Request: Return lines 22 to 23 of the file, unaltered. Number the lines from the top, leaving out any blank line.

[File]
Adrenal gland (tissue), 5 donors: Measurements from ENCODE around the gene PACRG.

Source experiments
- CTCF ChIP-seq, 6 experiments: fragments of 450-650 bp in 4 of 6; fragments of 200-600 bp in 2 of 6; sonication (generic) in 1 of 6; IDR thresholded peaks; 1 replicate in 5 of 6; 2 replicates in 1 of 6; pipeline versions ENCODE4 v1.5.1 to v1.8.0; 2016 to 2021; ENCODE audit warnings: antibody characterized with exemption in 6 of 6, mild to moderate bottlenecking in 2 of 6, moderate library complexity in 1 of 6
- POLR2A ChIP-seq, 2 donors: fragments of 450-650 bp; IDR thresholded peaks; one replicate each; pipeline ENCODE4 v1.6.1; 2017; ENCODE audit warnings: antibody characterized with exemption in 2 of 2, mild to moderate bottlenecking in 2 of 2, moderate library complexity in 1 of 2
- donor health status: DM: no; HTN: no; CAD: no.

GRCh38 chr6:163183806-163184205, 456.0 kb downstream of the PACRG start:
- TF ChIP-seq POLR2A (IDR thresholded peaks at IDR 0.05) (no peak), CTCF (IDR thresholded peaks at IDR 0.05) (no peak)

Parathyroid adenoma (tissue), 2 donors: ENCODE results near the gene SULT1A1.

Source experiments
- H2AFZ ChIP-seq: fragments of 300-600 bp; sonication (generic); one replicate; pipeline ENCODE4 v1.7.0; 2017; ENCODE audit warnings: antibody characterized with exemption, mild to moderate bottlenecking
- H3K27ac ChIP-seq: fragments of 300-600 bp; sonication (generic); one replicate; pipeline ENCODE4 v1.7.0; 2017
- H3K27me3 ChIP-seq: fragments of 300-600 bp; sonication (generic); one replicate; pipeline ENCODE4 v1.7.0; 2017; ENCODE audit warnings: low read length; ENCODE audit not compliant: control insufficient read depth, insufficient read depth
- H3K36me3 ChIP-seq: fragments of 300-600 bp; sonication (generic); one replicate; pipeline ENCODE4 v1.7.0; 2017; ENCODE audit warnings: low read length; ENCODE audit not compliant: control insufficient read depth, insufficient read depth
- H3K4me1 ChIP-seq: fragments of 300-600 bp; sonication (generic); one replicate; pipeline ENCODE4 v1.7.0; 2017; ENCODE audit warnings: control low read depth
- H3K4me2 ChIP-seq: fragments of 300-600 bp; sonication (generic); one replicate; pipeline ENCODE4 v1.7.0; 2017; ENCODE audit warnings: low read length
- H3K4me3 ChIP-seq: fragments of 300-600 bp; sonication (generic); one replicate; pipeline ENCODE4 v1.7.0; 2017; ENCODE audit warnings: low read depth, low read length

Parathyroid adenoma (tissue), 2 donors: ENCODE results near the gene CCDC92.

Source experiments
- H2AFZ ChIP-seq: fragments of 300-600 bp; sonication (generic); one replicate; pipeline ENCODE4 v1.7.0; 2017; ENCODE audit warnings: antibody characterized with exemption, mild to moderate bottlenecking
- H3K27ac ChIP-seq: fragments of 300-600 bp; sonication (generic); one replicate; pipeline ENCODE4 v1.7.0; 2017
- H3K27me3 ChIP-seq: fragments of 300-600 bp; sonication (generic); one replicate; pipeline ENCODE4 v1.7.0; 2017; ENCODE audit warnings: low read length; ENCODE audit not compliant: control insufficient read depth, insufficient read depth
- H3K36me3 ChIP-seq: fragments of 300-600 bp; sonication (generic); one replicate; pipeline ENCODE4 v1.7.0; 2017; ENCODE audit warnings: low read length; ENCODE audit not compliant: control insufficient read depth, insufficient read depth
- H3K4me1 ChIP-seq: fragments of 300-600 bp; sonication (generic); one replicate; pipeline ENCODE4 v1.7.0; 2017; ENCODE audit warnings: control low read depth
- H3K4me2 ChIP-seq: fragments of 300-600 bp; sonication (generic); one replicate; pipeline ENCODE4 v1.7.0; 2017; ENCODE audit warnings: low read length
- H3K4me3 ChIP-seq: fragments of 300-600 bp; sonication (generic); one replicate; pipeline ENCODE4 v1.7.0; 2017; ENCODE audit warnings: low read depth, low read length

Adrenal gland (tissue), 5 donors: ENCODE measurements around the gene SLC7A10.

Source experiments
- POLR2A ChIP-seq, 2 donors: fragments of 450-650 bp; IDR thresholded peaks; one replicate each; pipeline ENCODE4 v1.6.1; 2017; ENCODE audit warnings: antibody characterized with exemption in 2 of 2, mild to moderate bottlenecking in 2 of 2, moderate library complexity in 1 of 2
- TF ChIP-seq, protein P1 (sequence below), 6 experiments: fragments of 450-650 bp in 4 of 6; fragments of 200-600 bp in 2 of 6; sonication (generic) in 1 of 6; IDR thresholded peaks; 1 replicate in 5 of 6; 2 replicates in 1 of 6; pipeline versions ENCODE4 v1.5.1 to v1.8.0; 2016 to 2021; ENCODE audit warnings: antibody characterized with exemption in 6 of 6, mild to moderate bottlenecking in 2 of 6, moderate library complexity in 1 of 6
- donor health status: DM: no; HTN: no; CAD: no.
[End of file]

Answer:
- H3K36me3 ChIP-seq: fragments of 300-600 bp; sonication (generic); one replicate; pipeline ENCODE4 v1.7.0; 2017; ENCODE audit warnings: low read length; ENCODE audit not compliant: control insufficient read depth, insufficient read depth
- H3K4me1 ChIP-seq: fragments of 300-600 bp; sonication (generic); one replicate; pipeline ENCODE4 v1.7.0; 2017; ENCODE audit warnings: control low read depth